U.S. Apartment Market: Rents, Values and Occupancies — All Up
Only a handful of cities witnessed weakened apartment market fundamentals, mainly in the luxury sector. At the national level, the third quarter was marked by strong rent growth, increasing occupancy rates, and absorption outpacing new supply.
Rent growth occurred across most markets during the third quarter, averaging 4.7 percent on a year-over-year basis, according to Yardi Matrix. Growth continues to slow, as evidenced by a lone city experiencing double-digit rent growth, Sacramento, compared to four last year at this time. San Francisco, Houston, Denver and New York comprise the handful of markets with rent growth lower than the long-term national average of 2.2 percent, and even negative in the higher-end segment. Reports of concessions coming back in some of these cities suggest the scales may soon tip towards tenant-favorable markets.
Overall, the U.S. apartment market continues to post impressive results with MPF Research reporting the highest occupancy rate in 16 years, 96.5 percent, just short of an all-time high of 96.8 percent in 2000. The anticipated vacancy rate increase due to high levels of new construction has yet to materialize at the national level. In fact, quarterly demand outstripped new supply by more than 40 percent.
The latest data from the U.S. Census Bureau and the Department of Housing and Urban Development suggest this growth spurt will continue. Apartment housing starts were up in August by 2.3 percent year-over-year to a seasonally adjusted annual rate of 403,000 units, helping to alleviate the overhang of demand.
Transaction volumes of apartment property sales were up 4.8 percent year-over-year through August, according to Real Capital Analytics, for a total of $92.5 billion. Nearly 700,000 units have changed hands this year, down 5 percent. Needless to say, the price per unit has risen over that time by more than 10 percent, with an August average of $143,640.
Foreign transaction volume in the U.S. apartment market totaled $4.8 billion through the second quarter. This figure is greater than with 2014’s level, but far off from last year’s record-breaking numbers. Asia has upped its market share, responsible for 45 percent of foreign transactions compared to just 6 percent through the same period last year. Despite a slow-growing economy in the U.S., political and economic stability, a growing population and labor force, and an apartment market that continues to mature, keep it a safe bet for investors worldwide.
After increasing slightly over the past quarter, cap rates compressed again in August to May’s level of 5.6 percent, the lowest rate on record. Although some analysts think pricing is at peak, the Moody's/RCA Commercial Property Price Index forecasts price appreciation for the next several quarters. Moody’s Analytics’ “Below-Trend Long-Term Growth Scenario” forecast pushes that peak out slightly.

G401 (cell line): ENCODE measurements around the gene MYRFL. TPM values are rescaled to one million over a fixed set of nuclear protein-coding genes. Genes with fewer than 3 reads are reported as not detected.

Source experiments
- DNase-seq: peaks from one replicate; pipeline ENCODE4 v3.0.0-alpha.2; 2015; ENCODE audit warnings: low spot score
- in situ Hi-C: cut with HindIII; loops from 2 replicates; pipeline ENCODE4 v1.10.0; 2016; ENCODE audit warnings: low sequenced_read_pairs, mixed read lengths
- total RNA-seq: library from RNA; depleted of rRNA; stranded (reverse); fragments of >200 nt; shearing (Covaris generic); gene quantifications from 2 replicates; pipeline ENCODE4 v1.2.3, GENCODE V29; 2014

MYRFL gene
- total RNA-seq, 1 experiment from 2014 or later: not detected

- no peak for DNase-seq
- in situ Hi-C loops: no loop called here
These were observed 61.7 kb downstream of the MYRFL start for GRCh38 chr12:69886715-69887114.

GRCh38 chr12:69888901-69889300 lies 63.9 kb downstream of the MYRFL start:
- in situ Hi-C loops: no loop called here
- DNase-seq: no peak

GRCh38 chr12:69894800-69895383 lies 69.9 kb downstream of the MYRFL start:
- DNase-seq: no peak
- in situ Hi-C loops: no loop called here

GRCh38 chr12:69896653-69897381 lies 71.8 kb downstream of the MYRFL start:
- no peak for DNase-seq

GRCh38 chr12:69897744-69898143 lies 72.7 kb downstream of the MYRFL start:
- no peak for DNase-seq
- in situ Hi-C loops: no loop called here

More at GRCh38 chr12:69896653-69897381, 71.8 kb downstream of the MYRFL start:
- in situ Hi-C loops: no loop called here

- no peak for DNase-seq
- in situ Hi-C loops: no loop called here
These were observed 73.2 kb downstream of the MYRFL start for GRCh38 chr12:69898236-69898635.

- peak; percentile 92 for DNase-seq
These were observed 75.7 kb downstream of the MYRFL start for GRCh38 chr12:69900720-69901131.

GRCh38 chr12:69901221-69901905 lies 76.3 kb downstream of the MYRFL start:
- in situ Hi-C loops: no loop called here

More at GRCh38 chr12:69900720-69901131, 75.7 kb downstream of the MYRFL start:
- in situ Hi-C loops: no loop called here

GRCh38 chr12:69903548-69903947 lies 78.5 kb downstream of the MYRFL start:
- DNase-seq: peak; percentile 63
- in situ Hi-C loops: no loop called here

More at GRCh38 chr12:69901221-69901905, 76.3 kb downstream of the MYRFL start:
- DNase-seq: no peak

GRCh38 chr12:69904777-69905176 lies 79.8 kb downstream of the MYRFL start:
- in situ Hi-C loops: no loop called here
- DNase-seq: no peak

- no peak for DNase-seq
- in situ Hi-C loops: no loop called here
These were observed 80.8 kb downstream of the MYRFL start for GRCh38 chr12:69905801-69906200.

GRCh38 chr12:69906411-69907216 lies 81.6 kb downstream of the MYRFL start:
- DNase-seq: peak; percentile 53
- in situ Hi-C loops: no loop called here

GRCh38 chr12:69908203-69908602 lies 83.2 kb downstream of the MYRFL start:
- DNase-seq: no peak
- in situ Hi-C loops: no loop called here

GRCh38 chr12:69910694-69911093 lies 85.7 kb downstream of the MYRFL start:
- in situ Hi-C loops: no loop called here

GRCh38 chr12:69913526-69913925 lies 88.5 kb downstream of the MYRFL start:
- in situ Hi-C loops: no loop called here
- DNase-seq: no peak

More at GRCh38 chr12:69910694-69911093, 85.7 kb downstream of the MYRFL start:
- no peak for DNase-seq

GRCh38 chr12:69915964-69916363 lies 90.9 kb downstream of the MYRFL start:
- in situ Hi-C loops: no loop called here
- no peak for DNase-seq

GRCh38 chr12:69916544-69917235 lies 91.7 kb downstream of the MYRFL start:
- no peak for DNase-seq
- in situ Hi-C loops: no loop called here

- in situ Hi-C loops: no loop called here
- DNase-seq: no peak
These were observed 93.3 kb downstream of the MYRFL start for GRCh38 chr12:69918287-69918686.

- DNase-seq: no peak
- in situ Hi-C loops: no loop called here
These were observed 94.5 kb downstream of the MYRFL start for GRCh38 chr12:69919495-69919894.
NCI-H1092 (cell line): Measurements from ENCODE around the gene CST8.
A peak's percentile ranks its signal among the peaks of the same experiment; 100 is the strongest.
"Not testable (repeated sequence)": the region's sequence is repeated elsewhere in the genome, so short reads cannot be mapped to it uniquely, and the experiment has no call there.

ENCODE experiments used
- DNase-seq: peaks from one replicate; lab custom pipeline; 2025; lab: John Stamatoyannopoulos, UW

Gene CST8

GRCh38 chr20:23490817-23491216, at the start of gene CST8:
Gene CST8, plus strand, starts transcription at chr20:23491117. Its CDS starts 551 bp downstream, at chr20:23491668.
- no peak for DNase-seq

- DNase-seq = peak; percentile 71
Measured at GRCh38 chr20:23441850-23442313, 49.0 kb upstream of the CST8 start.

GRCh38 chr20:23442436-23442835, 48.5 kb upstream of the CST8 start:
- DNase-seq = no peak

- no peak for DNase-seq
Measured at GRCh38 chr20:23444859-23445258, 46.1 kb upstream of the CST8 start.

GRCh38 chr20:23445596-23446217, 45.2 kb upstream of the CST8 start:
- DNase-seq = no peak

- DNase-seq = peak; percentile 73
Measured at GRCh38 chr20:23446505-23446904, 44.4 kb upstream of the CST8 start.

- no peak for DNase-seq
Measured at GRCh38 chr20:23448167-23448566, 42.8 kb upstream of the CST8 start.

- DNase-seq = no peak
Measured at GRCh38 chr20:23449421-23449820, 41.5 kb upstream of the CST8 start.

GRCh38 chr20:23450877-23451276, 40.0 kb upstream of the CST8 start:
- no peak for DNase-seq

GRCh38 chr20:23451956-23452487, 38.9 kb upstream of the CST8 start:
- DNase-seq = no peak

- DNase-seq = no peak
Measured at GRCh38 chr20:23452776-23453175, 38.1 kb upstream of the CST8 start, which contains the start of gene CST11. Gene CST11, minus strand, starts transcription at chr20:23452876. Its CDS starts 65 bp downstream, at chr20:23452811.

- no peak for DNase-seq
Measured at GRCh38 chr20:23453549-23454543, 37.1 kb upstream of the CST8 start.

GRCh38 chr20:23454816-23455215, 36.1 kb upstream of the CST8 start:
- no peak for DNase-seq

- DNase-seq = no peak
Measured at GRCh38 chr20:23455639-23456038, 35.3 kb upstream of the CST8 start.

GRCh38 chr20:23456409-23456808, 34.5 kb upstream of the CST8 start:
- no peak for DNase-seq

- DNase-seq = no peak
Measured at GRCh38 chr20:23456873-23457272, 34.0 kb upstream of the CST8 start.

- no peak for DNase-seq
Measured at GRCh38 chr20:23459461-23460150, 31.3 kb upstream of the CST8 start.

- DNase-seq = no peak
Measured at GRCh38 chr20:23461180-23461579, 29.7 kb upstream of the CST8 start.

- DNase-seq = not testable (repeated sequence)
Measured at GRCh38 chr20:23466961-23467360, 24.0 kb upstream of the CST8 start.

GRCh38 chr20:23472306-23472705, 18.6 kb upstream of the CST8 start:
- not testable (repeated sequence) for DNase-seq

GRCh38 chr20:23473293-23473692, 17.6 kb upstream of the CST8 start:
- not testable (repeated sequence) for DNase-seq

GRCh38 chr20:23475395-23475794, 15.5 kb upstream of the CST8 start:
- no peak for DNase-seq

Gross Domestic Product (GDP) continues to hobble along, with a second quarter annual growth rate of 1.4 percent. The New York Federal Reserve Bank’s GDP Nowcast (as of September 30) forecasts third quarter growth of 2.2 percent before slowing back down in the fourth quarter to 1.2 percent. The Fed revised its June forecast in September by lowering this year’s projection as well as its long-term forecast. Growth in the 2 percent range for the long-term appears to be the general consensus among many economists.
A much stronger economic indicator came by way of the Census Bureau, which released new median household income figures in mid-September. Nationally, real median incomes rose by 5.2 percent in 2015, the first increase since 2007. Income growth in renter-occupied households was 6.8 percent, higher than owner-occupied growth of 4.7 percent, illustrating that renting is indeed a lifestyle choice for many residents. Although higher incomes are certainly welcome news, it’s important to note that real median incomes still fell short of 1999’s levels by 2.4 percent, leaving plenty of room for growth in the coming years.
Opinions are mixed as to whether the upcoming presidential elections are impacting the economy. While businesses may be holding off on major capital expenditures, they continue to add to their payrolls. Consumers appear to be less phased. Spending, particularly on big-ticket items like cars and furnishings, has been growing in the 4-5 percent range in 2016. Although interest rate increases are imminent, consensus forecasts suggest a low interest rate environment for quite some time, which will continue to benefit the apartment sector and its comparatively healthy rates of return.
For more information, please contact Paula Munger, Director of Industry Research & Analysis